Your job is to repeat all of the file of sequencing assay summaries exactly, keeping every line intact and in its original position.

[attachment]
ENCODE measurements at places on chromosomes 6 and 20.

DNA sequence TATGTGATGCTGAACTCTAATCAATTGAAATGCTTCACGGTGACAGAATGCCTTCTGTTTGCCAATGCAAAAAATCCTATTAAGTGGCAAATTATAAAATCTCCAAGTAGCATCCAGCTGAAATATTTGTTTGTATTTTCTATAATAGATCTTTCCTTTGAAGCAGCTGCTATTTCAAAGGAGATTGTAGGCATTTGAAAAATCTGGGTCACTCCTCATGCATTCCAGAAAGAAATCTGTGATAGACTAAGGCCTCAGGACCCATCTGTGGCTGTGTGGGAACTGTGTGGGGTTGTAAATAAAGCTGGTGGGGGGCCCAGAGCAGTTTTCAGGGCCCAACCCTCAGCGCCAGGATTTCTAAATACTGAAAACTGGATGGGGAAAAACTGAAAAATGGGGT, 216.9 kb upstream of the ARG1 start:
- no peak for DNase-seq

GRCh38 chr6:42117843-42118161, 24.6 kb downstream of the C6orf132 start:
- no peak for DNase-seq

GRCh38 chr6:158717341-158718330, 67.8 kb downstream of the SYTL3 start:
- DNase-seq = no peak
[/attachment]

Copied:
ENCODE measurements at places on chromosomes 6 and 20.

DNA sequence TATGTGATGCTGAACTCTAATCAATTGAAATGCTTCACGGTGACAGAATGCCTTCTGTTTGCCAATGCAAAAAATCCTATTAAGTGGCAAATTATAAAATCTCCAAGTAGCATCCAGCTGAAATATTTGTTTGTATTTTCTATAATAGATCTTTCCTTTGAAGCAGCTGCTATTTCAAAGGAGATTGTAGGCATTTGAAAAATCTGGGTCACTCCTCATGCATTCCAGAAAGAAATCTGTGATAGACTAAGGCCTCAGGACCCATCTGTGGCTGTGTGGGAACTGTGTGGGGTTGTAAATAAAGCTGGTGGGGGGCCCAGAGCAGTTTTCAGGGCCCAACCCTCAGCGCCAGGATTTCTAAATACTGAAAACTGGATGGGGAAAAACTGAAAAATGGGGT, 216.9 kb upstream of the ARG1 start:
- no peak for DNase-seq

GRCh38 chr6:42117843-42118161, 24.6 kb downstream of the C6orf132 start:
- no peak for DNase-seq

GRCh38 chr6:158717341-158718330, 67.8 kb downstream of the SYTL3 start:
- DNase-seq = no peak